Common planting materials

Obtain planting materials from accredited nurseries/institutions like KALRO.

Common planting materials are:

  • Seeds
  • Mini-stem cuttings of 2-4 nodes, semi-mature cuttings, tip shoot mini-stem cuttings

Plant or transplant cuttings in a well-prepared field at a spacing of either 100 cm x 50 cm or 50 cm x 50 cm.

There are three different orientations in which cassava can be planted: 


  • Vertical or angled (slanting) orientation:- Plant the stakes at an angle of 45o–60o. Place ⅔ of the stake buried in the soil and ensure the buds are facing upwards.
  • Horizontal planting (flat): - Burry the cutting 5 to 10cm horizontally so that the entire cutting lies beneath the soil. Flat position is done during dry season.

  • Cuttings planted vertically at an angle sprout within 7-10 days while cuttings planted horizontally sprout within 14-21 days

Water management
Water immediately after planting, keep watering twice a day. 

Water the tip shoots lightly 3 times daily (Tip shoots are sensitive to low humidity). Keep the nursery beds weed free and cover the cuttings exposed during watering.

Weed Management
Weed control is important in obtaining high yields in cassava.

Weeding 3-5 times in the growing season may be sufficient. Remove the weeds around the plants by hand to avoid disturbing the roots and injuring the shoots.

When cassava is relay-cropped in cereals like maize, cassava cuttings should be planted after the final weeding of the prior crop.

Soil fertility
Cassava has high nutrient requirements and hence the need to replenish the nutrients removed.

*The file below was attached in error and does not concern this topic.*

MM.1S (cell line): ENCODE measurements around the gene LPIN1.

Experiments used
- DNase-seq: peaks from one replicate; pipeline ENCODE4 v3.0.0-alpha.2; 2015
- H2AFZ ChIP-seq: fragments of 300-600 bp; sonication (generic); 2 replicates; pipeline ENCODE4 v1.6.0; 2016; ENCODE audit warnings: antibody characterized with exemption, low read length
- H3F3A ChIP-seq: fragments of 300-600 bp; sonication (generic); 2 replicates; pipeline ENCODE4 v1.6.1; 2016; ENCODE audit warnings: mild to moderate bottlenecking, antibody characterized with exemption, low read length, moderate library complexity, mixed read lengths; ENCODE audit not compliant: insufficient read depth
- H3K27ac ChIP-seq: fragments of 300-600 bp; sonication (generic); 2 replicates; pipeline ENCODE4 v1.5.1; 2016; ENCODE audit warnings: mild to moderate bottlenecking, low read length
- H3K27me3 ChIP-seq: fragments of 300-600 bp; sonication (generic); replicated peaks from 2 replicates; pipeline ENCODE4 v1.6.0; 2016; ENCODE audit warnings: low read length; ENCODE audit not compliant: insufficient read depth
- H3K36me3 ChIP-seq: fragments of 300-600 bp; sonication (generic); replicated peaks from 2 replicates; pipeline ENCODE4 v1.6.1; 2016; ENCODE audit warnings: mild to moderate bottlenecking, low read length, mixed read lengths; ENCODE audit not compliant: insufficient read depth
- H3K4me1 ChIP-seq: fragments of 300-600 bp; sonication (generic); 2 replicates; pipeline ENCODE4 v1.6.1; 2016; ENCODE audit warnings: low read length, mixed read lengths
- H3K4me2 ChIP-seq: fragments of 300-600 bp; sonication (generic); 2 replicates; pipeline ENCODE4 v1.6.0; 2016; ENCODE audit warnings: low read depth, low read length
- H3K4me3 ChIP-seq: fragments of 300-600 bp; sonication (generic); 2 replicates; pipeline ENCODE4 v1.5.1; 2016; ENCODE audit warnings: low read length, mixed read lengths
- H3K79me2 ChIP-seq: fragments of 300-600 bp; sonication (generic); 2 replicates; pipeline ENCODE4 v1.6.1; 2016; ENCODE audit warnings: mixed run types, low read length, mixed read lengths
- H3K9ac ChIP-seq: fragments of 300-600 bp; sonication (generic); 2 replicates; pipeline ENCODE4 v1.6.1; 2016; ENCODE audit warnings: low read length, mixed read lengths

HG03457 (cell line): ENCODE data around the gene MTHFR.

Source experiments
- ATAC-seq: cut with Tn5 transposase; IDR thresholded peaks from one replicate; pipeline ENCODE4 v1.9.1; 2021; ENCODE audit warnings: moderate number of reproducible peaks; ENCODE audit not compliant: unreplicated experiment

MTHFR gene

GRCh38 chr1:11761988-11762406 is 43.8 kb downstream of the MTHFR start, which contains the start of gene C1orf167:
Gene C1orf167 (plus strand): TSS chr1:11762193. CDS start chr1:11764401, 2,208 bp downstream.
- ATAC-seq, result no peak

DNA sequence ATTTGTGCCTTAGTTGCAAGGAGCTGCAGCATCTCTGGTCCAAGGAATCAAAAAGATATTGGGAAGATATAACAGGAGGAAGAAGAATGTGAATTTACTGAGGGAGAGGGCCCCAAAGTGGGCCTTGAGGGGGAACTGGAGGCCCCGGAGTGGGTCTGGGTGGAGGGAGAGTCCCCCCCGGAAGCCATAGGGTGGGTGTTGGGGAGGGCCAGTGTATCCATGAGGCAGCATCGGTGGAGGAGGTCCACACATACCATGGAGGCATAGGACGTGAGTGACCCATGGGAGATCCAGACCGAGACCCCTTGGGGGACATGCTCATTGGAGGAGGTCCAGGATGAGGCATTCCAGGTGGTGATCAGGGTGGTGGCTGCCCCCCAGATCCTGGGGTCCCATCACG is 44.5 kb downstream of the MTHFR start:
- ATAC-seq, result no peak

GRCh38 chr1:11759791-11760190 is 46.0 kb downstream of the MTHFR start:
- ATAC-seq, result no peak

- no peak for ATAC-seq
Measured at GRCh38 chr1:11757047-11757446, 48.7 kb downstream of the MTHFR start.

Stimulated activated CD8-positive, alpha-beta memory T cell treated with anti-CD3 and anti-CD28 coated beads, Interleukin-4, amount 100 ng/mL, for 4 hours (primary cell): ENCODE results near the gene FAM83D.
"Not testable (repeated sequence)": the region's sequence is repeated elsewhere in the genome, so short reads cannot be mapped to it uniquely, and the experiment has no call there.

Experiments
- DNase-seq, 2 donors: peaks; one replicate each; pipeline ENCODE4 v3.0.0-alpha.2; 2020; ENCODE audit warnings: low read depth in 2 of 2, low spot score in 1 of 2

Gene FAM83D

Cassava nutrient requirements include: N, P, K, Ca, Mg, S, B, Cl, Cu, Fe, Mn, Mo and Zn. It is important to replenish phosphorus and potassium regularly.

Apply fertilizer to the ratooned fields.

Crop management

Handle stems with care when harvesting, loading & transporting to avoid damaging the buds.

Tie the harvested stems together in bundles of 50 or 100 & package for sale in bags (1,000 cuttings/bag).

Harvesting of planting materials can start 6-8 months after transplanting. Cut the stems at a height of 20-25 cm above the ground. This Can be done up to three times. However, tip shoots can be cut several times in a year to serve as a source of seeds for a long period of time.

The cut stumps will sprout (ratoon) into several shoots, allow only 2-3 to grow.

Cassava can be intercropped with short crops such as grain legumes and pulses which mature in three months.

Intercropping ensures maximum land utilization since mean maturity period of cassava is 12 months.

Pest Management

Pests include:

(i)Cassava Green Mites (CGM),

(ii)Cassava Mealy bugs,


(iv)Livestock and wild game 

Control of Cassava Green Mites (CGM),

  1. Select CGM tolerant varieties
  2. Adjust planting time for the crop to escape severe damage at young stage.
  3. Biological control: several predatory mites such as aripo feeds on cassava green mites in some parts of western Kenya
  4. Rain drops also reduce CGM populations considerably

Control of mealy bug

  • Plant resistant/tolerant varieties
  • Apply Indigenous technical knowledge (ITK) g. trapping, keeping fields clean
  • Diversify: grow different varieties in the same field